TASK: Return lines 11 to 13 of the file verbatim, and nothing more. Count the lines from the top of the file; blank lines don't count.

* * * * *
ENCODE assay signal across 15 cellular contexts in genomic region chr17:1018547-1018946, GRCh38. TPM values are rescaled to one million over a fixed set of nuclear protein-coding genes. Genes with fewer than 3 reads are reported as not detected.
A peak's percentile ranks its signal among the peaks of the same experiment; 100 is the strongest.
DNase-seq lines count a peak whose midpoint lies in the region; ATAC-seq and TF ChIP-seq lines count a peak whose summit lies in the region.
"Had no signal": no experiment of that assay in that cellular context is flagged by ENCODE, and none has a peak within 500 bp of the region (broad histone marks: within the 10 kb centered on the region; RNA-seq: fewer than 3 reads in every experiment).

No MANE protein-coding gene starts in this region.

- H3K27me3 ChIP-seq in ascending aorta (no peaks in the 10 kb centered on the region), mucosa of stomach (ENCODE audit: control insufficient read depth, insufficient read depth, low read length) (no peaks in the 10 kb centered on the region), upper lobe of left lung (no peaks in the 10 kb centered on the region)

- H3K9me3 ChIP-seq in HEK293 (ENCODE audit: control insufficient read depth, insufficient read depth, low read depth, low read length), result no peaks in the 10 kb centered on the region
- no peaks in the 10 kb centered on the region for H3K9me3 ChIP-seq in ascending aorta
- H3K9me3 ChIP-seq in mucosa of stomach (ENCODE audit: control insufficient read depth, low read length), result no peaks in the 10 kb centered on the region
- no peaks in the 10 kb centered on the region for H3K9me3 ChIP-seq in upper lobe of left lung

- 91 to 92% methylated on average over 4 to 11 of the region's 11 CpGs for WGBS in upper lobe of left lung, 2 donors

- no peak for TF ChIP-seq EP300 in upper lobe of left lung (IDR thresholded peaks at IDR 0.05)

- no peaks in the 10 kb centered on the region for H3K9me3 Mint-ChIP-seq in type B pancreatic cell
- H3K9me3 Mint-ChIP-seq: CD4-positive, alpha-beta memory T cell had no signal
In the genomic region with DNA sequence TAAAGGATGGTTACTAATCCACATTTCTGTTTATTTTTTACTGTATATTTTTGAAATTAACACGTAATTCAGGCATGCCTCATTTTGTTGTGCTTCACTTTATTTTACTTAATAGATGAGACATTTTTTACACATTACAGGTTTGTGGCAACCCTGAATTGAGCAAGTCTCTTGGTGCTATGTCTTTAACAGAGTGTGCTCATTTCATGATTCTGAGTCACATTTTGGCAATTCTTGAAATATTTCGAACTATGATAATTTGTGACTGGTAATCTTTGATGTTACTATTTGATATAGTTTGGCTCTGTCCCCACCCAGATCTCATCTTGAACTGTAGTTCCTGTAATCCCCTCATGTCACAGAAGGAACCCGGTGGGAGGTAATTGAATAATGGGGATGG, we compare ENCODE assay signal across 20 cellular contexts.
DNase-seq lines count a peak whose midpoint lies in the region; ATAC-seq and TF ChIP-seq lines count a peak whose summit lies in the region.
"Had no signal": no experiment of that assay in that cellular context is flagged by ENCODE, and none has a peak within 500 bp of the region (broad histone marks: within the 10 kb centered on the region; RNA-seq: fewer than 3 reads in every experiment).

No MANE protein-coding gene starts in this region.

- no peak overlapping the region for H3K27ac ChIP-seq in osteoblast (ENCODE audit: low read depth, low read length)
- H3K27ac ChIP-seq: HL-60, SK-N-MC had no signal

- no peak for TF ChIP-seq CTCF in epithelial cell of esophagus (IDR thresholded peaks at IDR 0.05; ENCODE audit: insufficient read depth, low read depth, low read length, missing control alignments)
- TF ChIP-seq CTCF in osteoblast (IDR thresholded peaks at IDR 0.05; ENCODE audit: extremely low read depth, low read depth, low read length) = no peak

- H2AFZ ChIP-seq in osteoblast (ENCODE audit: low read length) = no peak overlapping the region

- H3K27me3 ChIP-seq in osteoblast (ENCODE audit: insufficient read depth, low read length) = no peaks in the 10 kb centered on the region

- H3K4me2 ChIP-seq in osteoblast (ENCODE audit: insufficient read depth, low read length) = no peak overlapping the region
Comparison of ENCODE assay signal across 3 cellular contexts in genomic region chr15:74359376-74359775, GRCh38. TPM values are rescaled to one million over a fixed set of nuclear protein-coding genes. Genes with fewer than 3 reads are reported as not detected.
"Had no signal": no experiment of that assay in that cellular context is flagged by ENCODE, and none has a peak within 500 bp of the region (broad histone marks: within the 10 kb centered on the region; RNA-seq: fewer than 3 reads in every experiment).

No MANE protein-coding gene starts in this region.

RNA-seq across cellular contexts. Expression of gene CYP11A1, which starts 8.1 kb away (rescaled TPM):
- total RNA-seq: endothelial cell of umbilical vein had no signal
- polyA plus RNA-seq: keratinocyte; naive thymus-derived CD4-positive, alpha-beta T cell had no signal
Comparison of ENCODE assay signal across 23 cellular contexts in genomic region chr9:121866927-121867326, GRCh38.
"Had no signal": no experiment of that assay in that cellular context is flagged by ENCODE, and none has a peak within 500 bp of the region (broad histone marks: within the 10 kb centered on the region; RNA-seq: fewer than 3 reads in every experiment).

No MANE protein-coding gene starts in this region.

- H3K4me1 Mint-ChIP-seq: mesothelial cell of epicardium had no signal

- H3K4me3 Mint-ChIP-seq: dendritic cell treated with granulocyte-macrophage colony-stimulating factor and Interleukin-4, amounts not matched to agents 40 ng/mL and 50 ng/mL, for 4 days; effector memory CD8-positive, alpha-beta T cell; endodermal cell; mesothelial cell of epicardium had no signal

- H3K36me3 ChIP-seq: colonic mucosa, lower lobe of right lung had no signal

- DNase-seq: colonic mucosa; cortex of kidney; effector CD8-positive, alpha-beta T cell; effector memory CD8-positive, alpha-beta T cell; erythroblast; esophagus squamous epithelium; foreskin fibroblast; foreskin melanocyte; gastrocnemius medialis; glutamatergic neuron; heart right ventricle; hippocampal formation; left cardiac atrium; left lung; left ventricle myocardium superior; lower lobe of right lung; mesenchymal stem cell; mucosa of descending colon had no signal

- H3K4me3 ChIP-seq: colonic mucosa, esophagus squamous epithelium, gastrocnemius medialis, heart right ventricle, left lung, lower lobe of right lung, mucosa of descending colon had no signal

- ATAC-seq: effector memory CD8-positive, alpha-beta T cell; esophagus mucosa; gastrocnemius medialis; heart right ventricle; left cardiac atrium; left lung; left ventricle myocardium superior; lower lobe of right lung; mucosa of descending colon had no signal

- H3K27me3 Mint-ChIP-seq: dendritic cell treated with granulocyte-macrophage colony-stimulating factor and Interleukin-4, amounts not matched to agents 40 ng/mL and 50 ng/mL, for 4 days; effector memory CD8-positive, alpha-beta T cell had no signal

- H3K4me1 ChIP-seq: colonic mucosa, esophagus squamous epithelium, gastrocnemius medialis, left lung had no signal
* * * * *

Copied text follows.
- 91 to 92% methylated on average over 4 to 11 of the region's 11 CpGs for WGBS in upper lobe of left lung, 2 donors

- no peak for TF ChIP-seq EP300 in upper lobe of left lung (IDR thresholded peaks at IDR 0.05)

- no peaks in the 10 kb centered on the region for H3K9me3 Mint-ChIP-seq in type B pancreatic cell